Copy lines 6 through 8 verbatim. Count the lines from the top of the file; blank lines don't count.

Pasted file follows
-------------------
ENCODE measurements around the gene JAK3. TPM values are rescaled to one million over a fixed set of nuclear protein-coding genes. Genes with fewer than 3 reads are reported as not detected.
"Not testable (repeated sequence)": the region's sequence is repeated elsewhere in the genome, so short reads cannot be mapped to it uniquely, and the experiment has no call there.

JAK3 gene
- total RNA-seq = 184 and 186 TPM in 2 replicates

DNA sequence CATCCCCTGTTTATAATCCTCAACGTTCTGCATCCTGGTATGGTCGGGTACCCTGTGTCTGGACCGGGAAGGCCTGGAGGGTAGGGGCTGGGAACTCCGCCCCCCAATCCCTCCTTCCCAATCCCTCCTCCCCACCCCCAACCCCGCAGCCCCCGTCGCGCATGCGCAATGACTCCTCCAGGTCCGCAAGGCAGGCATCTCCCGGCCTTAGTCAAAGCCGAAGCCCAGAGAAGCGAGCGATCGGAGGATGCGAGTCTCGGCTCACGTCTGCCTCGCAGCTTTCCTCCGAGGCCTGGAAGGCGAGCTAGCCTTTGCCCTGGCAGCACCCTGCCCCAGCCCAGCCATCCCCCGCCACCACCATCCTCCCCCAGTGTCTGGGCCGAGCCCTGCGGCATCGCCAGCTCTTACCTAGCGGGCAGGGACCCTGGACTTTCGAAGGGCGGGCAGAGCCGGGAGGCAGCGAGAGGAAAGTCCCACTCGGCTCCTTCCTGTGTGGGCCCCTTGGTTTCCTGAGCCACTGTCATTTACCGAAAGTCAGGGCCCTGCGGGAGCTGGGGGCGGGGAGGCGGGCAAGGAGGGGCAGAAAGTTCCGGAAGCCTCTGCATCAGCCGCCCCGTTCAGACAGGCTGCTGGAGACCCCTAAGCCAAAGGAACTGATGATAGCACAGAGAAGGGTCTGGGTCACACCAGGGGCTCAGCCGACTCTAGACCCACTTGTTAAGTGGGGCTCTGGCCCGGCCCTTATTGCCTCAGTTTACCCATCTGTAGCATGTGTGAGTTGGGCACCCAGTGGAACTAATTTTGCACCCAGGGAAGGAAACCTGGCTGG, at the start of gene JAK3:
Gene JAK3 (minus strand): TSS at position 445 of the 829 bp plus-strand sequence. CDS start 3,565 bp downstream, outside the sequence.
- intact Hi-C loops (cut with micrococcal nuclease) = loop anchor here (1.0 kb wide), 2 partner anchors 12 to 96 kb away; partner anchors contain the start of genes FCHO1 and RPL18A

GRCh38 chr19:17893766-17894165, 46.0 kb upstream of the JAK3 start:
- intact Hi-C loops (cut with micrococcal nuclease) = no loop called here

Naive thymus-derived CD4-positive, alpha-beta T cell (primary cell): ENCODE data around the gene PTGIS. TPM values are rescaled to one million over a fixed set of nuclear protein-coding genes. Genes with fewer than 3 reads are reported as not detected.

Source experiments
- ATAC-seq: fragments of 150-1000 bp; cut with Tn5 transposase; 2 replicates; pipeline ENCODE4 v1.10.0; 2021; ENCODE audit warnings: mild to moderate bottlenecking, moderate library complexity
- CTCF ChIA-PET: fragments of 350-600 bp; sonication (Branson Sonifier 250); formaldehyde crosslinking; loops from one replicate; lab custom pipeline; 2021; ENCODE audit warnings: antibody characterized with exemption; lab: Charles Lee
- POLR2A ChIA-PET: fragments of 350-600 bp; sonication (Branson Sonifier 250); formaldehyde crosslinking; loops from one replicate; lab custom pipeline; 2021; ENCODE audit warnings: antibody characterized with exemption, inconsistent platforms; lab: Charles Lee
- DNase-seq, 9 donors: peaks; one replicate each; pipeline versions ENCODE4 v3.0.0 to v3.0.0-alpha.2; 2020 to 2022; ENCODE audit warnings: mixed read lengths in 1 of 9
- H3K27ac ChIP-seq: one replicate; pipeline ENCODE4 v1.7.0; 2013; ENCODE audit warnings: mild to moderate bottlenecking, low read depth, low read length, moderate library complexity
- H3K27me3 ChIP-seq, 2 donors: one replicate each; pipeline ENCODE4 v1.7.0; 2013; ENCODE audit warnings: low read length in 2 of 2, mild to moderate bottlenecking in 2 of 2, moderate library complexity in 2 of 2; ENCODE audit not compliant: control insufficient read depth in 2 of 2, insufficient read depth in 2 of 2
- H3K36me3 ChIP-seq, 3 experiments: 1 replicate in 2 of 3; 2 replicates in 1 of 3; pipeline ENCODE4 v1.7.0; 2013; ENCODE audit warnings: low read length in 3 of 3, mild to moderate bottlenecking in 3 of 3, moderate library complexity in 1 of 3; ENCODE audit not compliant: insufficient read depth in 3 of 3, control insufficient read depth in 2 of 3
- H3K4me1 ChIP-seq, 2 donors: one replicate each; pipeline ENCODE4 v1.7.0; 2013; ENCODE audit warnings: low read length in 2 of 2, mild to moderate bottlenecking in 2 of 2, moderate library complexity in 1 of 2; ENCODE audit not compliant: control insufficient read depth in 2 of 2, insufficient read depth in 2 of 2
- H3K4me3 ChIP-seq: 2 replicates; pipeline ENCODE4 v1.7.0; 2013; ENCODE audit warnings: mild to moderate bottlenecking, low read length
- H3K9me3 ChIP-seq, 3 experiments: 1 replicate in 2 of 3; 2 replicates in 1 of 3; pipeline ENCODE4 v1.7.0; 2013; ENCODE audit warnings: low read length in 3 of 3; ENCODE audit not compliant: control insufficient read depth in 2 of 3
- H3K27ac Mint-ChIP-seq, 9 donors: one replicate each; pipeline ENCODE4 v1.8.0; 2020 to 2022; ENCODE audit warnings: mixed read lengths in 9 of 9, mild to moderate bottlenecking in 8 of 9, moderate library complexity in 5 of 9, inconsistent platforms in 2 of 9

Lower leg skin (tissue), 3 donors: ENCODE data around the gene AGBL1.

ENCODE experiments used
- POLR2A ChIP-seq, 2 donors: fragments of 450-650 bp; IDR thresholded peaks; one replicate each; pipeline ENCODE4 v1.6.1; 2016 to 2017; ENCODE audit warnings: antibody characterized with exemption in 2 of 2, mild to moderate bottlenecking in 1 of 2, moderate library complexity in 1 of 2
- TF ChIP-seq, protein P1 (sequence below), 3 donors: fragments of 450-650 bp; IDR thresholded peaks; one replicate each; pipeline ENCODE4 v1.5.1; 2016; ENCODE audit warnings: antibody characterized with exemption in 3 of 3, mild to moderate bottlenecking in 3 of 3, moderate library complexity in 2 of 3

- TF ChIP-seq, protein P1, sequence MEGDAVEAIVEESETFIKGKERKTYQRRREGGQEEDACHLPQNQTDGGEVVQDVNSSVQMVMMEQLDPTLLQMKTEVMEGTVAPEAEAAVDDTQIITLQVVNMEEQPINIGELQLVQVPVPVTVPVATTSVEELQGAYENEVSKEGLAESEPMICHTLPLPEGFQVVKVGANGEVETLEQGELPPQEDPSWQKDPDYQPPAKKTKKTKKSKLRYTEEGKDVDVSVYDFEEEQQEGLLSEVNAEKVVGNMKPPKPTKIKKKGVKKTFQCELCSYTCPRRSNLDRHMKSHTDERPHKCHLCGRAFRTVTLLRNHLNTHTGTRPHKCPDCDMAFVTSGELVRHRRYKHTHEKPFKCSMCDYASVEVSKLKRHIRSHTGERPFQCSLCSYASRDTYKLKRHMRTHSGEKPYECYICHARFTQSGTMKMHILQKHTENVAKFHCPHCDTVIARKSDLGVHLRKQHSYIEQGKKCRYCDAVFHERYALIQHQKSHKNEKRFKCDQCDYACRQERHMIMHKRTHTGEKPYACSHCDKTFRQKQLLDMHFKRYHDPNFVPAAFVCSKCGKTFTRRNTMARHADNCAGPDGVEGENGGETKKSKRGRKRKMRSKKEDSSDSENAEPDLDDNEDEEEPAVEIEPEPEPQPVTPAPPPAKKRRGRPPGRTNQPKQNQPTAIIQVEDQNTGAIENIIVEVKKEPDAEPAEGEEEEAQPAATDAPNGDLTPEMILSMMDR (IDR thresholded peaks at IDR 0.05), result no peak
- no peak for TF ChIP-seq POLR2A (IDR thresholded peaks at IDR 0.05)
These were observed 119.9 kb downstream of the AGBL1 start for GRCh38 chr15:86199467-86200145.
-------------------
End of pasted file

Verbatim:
Gene JAK3 (minus strand): TSS at position 445 of the 829 bp plus-strand sequence. CDS start 3,565 bp downstream, outside the sequence.
- intact Hi-C loops (cut with micrococcal nuclease) = loop anchor here (1.0 kb wide), 2 partner anchors 12 to 96 kb away; partner anchors contain the start of genes FCHO1 and RPL18A

GRCh38 chr19:17893766-17894165, 46.0 kb upstream of the JAK3 start: